Researchers from Romania have developed a machine learning system capable of identifying the gender of a person from the way they walk, without the need to analyze facial components (which may be hidden or obscured), and without relying on silhouette analysis or other body-worn clues to gender (which can be ‘spoofed' by members of another gender).
Rather, the new system uses existing labeling systems based on these ephemeral (and changeable) signals to identify the core characteristics that distinguish the gait of men and women, resulting in a system that effectively identifies gender only from the ‘skeletal' movements of a person walking.
Effectively, this new approach quantifies the different ways that men and women walk without recourse to other signals; but since it uses other characteristics (such as face information) to initially label gait styles, the research leaves open the question of which particular traits distinguish the sexes as they walk.
The new paper is titled From Face to Gait: Weakly-Supervised Learning of Gender Information from Walking Patterns, and comes from researchers at the University Politehnica at Bucharest.
The system performs on a par with facial analysis models, and frequently exceeds those standards, with an F1 score of up to 91%, and offers a high level of generalization to novel scenarios, including a variety of viewpoints and circumstances that will typically block the effectiveness of face-based or similar gender recognition systems. These include face-obscured viewpoints, non-frontal angles and the very typical scenario of low resolution imagery, or the surveilling of people who are distant within the image, where only movement-style remains as a potential reliable indicator of gender.
As the researchers conclude, such a system has great potential for demographic-gathering frameworks that are currently hindered not only by mask adoption under COVID, but also by the eccentricities of fashion and happenstance that make clothing and silhouette analysis an unreliable method of identifying gender from surveillance footage.
In terms of surveillance, being able to discount all potential targets that do not fit the gender of a target subject could cut pre-processing and the need for human and machine attention by as much as half – because current identification systems often struggle to correctly assign gender to a surveilled individual.
Naturally, the possibility for reliable gender recognition through gait analysis is likely to increase current interest in gait-spoofing approaches.
Gender Determination by Proxy
It is theoretically possible to have arrived at the same functionality achieved by the new project through rigorous analysis of hand-curated skeletal movement data. Had this been done, it is likely that the new project might have deeper insights into which movement characteristics best define gender. However, such an approach signifies a large commitment of resources, and the researchers have instead used existing (less resilient) systems to generate the labels necessary.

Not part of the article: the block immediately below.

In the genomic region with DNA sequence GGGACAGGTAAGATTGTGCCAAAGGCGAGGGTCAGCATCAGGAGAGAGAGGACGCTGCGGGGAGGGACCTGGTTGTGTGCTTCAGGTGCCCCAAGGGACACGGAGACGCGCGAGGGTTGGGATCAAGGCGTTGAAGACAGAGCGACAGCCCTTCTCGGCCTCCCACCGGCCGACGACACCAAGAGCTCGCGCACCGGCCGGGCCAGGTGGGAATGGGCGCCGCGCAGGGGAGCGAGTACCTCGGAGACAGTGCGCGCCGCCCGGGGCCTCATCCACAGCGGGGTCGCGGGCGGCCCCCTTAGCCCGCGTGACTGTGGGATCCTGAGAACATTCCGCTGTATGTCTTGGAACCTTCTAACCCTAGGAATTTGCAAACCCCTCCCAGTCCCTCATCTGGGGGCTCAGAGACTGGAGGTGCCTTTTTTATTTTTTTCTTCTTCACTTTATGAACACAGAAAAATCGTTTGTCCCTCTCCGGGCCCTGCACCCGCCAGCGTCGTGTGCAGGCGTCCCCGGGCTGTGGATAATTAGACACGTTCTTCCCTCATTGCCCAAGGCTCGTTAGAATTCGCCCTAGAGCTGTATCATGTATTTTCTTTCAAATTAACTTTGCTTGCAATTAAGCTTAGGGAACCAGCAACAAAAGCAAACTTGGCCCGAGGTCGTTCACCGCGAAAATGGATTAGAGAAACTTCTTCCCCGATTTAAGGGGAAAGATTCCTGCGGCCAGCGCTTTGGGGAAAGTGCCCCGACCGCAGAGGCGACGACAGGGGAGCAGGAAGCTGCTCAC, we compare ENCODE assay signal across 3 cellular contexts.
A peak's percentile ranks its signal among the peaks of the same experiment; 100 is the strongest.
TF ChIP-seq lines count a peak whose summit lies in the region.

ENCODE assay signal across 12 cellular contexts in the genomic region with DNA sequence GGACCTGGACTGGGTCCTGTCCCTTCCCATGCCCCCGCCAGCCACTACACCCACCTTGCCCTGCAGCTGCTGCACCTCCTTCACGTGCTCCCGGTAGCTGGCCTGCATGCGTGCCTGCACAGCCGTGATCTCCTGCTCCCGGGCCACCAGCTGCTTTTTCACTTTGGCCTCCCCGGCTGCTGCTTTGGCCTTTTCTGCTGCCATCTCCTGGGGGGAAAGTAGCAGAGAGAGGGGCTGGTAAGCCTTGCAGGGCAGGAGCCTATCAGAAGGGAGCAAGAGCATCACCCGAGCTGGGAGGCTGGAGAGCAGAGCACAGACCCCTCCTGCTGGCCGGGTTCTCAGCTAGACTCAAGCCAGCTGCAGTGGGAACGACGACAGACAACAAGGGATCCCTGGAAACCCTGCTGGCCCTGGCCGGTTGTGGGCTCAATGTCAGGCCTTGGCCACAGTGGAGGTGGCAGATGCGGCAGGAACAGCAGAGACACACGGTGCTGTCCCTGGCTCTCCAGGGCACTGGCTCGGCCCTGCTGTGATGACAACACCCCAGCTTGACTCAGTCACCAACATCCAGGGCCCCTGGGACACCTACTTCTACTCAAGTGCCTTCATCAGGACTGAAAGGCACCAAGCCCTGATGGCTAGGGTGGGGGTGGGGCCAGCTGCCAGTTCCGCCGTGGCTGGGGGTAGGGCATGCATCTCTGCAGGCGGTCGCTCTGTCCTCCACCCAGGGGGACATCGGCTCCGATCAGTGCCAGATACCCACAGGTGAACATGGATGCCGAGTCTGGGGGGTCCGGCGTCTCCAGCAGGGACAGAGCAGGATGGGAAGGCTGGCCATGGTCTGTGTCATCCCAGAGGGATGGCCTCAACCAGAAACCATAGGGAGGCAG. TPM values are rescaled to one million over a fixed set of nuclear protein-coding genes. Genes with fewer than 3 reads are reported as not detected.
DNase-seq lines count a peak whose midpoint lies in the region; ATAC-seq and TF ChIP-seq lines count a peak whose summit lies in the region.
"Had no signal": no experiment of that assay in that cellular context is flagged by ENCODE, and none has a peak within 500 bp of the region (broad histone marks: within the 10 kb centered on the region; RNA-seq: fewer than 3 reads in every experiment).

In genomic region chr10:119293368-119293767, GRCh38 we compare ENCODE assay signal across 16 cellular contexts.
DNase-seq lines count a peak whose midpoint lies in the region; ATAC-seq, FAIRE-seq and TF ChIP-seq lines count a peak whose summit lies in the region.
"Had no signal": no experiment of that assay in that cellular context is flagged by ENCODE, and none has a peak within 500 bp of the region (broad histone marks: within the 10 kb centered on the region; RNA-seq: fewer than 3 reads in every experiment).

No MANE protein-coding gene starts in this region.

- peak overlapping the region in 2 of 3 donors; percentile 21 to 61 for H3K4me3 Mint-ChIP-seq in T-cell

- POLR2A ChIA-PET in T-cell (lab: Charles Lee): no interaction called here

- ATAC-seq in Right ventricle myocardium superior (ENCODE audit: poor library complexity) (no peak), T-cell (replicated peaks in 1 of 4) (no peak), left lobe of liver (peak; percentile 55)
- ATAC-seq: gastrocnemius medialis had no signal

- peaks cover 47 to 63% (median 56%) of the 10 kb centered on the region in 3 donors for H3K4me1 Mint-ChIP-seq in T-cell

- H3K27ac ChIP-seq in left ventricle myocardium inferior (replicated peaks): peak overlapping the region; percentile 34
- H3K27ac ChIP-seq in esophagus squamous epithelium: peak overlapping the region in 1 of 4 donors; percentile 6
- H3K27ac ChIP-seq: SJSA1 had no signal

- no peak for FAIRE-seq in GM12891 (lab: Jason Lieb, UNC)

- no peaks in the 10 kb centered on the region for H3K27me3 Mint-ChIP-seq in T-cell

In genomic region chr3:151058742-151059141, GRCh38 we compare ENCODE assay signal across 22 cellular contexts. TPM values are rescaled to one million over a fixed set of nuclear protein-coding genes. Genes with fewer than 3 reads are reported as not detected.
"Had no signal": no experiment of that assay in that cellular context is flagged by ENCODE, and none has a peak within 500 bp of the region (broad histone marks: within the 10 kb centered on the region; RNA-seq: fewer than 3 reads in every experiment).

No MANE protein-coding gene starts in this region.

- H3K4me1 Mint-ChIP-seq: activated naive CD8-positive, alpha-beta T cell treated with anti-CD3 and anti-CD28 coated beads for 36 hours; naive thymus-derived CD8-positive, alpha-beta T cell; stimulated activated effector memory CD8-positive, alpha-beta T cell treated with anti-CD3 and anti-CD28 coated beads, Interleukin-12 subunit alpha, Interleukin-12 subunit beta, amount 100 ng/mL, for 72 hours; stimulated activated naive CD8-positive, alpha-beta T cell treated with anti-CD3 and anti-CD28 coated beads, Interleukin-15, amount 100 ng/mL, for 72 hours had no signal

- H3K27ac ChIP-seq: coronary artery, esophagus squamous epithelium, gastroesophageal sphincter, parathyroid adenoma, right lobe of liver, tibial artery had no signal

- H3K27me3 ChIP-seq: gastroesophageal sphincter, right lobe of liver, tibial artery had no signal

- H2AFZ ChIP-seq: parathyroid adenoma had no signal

These ‘pseudo-labels' offer no outright insight into gender-based walking traits, but make it possible to filter walking patterns by gender in a highly generalizable way that can be achieved within resource constraints.
Initially the researchers used the 2019 Front View Gait (FVG) dataset, which addresses the challenge of gait recognition from a frontal angle, which offers fewer clues than lateral views. The dataset contains walking samples with many obstacles, such as varied walking speed, cluttered background, varying resolution and differences in clothing.
Since FVG is not oriented towards gender identification, the authors manually annotated 226 subjects in the dataset with gender information in order to develop ground truth for the framework.
Facial detection was facilitated through MTCNN, and demographic attributes determined by the IMDB-WIKI dataset. Since gait analysis is potentially far more effective at long distance than face-based inference, the final labels were obtained by a weighted average of gender confidence derived from the area of the facial bounding box relative to the dimensions of the frame. Skeletons were extracted with AlphaPose, which removes any potential ‘giveaways', such as the objective height of the subject (which can't be evaluated for certain in ad hoc public camera scenarios).
The system was tested against the CASIA-B gait database, undersampling the over-represented males in the dataset to ensure parity of testing, with the data split for 80% training and 20% validation.
The researchers used their own prior work, a WildGait network (see image below), to calculate similarity between walking sequences. The gender IDs, already established are now effectively ushered through to this stage of the framework process.
In concluding, the authors state that the system matches state-of-the-art face-based systems in terms of accuracy in determining gender. Since there are so many possible angles that could occur in source walking video, the results are distributed across a range of those possible viewpoints:
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